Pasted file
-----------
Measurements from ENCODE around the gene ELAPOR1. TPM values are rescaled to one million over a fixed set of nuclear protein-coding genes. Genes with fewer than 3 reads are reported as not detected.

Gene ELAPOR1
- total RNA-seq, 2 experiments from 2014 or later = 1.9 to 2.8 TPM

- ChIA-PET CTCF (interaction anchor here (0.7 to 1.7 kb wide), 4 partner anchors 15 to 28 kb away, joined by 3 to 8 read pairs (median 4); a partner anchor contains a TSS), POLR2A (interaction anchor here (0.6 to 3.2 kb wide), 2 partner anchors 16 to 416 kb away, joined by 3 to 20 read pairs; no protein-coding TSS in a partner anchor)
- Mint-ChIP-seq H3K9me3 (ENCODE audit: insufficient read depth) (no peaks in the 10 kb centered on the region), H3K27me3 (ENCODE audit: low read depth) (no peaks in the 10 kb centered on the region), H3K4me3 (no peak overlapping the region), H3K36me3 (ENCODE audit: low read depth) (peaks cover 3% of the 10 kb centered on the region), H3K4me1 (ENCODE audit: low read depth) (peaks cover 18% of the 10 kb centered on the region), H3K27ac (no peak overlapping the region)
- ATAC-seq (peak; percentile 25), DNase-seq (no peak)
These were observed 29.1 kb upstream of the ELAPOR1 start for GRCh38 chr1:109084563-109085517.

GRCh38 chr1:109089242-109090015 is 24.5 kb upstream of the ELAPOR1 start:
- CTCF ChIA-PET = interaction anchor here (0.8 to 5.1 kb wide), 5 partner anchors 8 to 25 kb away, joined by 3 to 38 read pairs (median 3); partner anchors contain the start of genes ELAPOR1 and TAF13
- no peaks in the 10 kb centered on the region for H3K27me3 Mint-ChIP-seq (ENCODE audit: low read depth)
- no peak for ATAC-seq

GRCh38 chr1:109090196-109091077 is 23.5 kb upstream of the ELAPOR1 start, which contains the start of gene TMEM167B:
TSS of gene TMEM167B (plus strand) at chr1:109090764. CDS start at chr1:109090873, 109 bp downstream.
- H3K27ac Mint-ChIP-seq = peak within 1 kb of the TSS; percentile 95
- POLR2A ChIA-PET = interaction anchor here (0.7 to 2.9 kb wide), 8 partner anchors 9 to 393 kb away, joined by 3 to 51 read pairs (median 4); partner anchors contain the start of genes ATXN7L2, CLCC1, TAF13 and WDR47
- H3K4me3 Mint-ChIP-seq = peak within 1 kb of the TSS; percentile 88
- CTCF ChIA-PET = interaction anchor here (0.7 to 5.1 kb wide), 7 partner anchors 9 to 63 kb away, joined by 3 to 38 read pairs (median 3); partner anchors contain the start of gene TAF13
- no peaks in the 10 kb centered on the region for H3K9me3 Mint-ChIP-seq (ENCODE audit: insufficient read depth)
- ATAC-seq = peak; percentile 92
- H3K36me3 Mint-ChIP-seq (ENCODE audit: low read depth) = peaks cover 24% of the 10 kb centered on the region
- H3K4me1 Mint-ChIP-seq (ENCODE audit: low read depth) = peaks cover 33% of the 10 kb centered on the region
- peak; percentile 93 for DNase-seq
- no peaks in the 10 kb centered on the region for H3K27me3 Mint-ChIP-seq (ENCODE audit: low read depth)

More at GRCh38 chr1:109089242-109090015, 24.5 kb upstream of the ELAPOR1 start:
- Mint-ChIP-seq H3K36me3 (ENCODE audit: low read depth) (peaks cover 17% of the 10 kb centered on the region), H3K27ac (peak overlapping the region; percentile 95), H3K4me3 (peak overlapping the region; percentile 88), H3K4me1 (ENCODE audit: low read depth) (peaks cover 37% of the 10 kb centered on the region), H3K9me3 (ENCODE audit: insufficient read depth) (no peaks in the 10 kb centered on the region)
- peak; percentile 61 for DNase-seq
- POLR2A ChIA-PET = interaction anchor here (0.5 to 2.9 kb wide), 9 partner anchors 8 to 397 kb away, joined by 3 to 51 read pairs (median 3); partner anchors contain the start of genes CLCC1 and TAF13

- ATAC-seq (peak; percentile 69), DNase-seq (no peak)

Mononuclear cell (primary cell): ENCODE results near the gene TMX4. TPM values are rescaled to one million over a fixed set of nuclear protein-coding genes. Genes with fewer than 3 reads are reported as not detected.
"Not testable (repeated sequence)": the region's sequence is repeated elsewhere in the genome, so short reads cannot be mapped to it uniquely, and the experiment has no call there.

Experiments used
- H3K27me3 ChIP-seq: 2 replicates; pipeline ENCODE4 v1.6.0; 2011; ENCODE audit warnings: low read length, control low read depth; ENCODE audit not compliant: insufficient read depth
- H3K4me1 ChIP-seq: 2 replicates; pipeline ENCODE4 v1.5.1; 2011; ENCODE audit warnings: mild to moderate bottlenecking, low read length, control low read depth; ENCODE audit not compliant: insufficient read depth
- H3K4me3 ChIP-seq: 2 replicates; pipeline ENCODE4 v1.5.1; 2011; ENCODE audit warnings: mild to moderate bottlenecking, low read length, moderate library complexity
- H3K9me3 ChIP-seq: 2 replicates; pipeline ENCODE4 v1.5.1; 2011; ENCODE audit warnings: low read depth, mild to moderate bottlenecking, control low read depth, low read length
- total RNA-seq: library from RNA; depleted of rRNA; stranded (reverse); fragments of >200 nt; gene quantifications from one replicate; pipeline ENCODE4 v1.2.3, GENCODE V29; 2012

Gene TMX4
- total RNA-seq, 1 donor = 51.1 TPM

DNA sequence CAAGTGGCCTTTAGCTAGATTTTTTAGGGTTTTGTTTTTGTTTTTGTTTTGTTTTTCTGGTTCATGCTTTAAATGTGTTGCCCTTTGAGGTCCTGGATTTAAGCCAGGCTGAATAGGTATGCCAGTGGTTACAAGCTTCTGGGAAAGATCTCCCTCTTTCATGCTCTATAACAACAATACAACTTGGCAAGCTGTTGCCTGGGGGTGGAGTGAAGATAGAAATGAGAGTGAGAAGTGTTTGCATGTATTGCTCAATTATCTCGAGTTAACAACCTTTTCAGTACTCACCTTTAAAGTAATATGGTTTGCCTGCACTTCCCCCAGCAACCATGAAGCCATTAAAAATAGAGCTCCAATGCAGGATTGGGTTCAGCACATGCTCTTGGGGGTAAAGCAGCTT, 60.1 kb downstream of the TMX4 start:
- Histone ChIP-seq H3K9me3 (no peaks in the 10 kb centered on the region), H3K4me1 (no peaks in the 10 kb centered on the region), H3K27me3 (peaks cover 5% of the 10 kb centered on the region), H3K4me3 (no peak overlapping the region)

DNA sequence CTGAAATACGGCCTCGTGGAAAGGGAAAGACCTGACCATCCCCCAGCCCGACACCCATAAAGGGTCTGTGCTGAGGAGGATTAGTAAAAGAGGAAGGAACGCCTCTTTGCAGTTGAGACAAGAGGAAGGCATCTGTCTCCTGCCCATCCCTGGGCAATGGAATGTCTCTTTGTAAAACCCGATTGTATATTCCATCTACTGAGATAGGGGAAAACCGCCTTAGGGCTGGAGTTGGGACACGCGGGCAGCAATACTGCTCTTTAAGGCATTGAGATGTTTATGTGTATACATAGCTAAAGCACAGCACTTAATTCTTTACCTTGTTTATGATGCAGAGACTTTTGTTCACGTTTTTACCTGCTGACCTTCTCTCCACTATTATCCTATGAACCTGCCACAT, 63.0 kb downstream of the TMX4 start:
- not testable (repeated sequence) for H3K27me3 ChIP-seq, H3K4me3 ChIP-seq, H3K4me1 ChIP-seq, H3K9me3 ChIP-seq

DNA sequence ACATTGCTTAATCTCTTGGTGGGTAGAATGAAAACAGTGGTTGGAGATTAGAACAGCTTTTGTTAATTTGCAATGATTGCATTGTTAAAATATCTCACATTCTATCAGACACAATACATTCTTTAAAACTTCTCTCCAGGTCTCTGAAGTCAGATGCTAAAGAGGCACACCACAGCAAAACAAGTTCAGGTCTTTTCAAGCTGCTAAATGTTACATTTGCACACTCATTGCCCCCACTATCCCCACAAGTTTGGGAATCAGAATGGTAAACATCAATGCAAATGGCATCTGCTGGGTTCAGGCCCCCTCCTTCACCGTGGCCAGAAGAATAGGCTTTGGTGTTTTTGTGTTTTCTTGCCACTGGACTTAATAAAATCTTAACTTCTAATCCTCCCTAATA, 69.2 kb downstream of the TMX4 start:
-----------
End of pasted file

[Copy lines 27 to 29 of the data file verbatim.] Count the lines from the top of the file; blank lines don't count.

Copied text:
- POLR2A ChIA-PET = interaction anchor here (0.5 to 2.9 kb wide), 9 partner anchors 8 to 397 kb away, joined by 3 to 51 read pairs (median 3); partner anchors contain the start of genes CLCC1 and TAF13

- ATAC-seq (peak; percentile 69), DNase-seq (no peak)

Mononuclear cell (primary cell): ENCODE results near the gene TMX4. TPM values are rescaled to one million over a fixed set of nuclear protein-coding genes. Genes with fewer than 3 reads are reported as not detected.